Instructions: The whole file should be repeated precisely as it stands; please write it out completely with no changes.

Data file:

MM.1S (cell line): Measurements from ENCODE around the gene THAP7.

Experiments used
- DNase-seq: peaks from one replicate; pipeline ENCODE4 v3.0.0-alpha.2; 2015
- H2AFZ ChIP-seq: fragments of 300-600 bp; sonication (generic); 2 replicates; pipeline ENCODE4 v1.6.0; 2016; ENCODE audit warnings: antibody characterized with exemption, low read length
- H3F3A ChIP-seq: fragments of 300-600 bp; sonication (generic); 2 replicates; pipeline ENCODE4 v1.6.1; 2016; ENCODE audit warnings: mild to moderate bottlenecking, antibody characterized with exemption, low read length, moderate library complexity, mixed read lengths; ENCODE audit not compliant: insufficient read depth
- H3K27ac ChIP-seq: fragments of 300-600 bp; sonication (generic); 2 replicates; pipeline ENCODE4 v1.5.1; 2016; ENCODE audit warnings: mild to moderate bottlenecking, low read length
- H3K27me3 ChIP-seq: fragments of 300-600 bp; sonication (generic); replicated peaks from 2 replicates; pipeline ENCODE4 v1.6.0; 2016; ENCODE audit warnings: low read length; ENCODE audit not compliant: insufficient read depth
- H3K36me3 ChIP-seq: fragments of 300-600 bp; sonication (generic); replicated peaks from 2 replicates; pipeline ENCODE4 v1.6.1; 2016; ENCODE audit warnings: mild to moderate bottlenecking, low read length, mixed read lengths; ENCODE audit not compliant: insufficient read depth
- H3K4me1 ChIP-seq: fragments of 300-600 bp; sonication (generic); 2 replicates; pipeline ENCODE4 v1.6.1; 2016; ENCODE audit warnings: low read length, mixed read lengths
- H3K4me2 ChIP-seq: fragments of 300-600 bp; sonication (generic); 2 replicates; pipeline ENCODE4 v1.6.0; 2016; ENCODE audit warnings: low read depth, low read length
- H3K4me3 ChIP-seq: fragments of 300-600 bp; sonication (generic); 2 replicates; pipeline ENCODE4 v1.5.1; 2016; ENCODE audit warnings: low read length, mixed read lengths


MM.1S (cell line): Measurements from ENCODE around the gene THAP7.

Experiments used
- DNase-seq: peaks from one replicate; pipeline ENCODE4 v3.0.0-alpha.2; 2015
- H2AFZ ChIP-seq: fragments of 300-600 bp; sonication (generic); 2 replicates; pipeline ENCODE4 v1.6.0; 2016; ENCODE audit warnings: antibody characterized with exemption, low read length
- H3F3A ChIP-seq: fragments of 300-600 bp; sonication (generic); 2 replicates; pipeline ENCODE4 v1.6.1; 2016; ENCODE audit warnings: mild to moderate bottlenecking, antibody characterized with exemption, low read length, moderate library complexity, mixed read lengths; ENCODE audit not compliant: insufficient read depth
- H3K27ac ChIP-seq: fragments of 300-600 bp; sonication (generic); 2 replicates; pipeline ENCODE4 v1.5.1; 2016; ENCODE audit warnings: mild to moderate bottlenecking, low read length
- H3K27me3 ChIP-seq: fragments of 300-600 bp; sonication (generic); replicated peaks from 2 replicates; pipeline ENCODE4 v1.6.0; 2016; ENCODE audit warnings: low read length; ENCODE audit not compliant: insufficient read depth
- H3K36me3 ChIP-seq: fragments of 300-600 bp; sonication (generic); replicated peaks from 2 replicates; pipeline ENCODE4 v1.6.1; 2016; ENCODE audit warnings: mild to moderate bottlenecking, low read length, mixed read lengths; ENCODE audit not compliant: insufficient read depth
- H3K4me1 ChIP-seq: fragments of 300-600 bp; sonication (generic); 2 replicates; pipeline ENCODE4 v1.6.1; 2016; ENCODE audit warnings: low read length, mixed read lengths
- H3K4me2 ChIP-seq: fragments of 300-600 bp; sonication (generic); 2 replicates; pipeline ENCODE4 v1.6.0; 2016; ENCODE audit warnings: low read depth, low read length
- H3K4me3 ChIP-seq: fragments of 300-600 bp; sonication (generic); 2 replicates; pipeline ENCODE4 v1.5.1; 2016; ENCODE audit warnings: low read length, mixed read lengths